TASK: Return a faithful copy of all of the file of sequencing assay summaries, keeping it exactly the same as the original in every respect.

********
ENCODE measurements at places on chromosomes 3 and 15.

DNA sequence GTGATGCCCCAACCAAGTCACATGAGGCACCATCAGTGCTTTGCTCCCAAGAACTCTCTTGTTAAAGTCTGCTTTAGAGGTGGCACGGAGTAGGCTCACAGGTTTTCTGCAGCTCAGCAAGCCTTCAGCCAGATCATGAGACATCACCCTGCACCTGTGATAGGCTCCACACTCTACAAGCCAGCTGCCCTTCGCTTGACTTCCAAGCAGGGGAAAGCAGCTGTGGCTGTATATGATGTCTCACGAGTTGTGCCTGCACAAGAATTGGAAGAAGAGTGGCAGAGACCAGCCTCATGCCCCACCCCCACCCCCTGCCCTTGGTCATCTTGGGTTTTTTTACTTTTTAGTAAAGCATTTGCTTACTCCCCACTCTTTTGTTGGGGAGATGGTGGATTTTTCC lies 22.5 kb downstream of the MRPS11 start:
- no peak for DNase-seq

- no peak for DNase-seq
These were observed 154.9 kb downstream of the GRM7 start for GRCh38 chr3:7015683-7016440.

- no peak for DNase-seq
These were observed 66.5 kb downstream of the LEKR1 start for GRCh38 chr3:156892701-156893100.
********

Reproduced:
ENCODE measurements at places on chromosomes 3 and 15.

DNA sequence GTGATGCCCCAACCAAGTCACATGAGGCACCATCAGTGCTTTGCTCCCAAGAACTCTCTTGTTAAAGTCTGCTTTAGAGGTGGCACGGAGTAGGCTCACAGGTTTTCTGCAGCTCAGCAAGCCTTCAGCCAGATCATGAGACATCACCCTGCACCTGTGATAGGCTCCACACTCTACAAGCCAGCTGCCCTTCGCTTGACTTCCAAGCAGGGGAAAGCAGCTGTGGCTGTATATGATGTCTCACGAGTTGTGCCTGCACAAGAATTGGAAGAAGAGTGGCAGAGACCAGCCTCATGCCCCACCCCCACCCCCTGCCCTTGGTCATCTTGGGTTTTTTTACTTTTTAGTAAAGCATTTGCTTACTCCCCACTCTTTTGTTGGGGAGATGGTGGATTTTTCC lies 22.5 kb downstream of the MRPS11 start:
- no peak for DNase-seq

- no peak for DNase-seq
These were observed 154.9 kb downstream of the GRM7 start for GRCh38 chr3:7015683-7016440.

- no peak for DNase-seq
These were observed 66.5 kb downstream of the LEKR1 start for GRCh38 chr3:156892701-156893100.